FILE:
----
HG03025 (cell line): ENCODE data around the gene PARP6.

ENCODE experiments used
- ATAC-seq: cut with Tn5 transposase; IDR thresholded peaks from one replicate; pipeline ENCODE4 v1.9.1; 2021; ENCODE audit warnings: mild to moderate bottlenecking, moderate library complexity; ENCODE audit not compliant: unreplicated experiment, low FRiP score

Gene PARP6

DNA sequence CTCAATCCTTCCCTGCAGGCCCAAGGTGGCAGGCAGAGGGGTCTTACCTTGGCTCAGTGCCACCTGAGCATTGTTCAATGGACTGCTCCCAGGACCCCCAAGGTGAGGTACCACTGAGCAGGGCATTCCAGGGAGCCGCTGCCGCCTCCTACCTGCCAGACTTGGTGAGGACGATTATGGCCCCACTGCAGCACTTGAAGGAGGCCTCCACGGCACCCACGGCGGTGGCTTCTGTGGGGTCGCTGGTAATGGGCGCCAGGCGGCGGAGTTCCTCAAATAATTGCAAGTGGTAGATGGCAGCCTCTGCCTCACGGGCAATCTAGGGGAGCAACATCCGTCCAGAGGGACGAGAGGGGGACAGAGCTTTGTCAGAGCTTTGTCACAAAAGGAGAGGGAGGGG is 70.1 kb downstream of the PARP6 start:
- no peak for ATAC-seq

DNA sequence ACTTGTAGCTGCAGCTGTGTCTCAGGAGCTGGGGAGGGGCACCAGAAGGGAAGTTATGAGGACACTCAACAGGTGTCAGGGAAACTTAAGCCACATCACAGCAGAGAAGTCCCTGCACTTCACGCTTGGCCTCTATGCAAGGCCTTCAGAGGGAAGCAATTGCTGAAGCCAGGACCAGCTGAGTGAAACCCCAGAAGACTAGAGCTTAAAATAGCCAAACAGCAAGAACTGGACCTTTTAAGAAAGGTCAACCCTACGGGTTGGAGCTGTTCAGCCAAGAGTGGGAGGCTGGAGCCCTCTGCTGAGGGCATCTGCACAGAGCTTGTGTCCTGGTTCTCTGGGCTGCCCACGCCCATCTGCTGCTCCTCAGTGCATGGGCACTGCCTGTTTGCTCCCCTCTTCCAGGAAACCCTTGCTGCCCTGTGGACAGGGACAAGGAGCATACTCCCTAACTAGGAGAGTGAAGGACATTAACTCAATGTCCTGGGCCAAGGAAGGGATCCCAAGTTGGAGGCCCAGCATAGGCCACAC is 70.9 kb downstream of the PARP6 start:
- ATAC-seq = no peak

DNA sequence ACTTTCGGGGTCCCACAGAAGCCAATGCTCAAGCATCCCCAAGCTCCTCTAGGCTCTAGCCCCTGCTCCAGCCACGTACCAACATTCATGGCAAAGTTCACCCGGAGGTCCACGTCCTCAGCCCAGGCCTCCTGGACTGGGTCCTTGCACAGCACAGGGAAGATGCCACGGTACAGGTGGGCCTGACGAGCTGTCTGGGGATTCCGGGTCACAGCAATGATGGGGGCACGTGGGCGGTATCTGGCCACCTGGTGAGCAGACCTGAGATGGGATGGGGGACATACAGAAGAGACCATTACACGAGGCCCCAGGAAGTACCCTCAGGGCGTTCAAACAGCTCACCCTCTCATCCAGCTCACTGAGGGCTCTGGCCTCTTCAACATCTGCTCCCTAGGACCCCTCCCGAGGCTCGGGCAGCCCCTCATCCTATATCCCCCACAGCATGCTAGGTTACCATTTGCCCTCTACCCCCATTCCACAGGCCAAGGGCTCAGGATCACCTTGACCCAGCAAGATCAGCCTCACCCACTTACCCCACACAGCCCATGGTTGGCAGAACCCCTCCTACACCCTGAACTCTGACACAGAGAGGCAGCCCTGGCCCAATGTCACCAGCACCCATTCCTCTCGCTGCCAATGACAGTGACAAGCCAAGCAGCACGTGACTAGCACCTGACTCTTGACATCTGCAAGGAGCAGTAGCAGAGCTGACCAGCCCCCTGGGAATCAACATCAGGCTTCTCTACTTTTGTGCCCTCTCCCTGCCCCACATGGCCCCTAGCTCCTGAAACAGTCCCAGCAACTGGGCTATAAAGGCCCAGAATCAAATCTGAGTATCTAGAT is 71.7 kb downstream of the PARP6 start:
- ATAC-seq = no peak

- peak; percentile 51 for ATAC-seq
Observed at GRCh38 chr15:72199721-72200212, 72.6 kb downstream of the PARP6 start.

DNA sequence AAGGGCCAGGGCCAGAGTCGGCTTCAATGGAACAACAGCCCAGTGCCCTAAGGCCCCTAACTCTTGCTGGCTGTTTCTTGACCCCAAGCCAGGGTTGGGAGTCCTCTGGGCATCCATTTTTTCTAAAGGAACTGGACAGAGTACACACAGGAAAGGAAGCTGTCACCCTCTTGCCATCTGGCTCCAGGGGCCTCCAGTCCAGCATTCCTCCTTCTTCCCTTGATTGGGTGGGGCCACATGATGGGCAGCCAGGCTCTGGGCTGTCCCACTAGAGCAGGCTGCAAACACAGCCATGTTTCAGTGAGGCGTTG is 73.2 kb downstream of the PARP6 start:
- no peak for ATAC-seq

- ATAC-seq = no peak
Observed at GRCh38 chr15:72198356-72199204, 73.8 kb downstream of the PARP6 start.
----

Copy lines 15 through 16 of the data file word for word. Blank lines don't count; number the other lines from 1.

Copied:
- ATAC-seq = no peak
Observed at GRCh38 chr15:72198356-72199204, 73.8 kb downstream of the PARP6 start.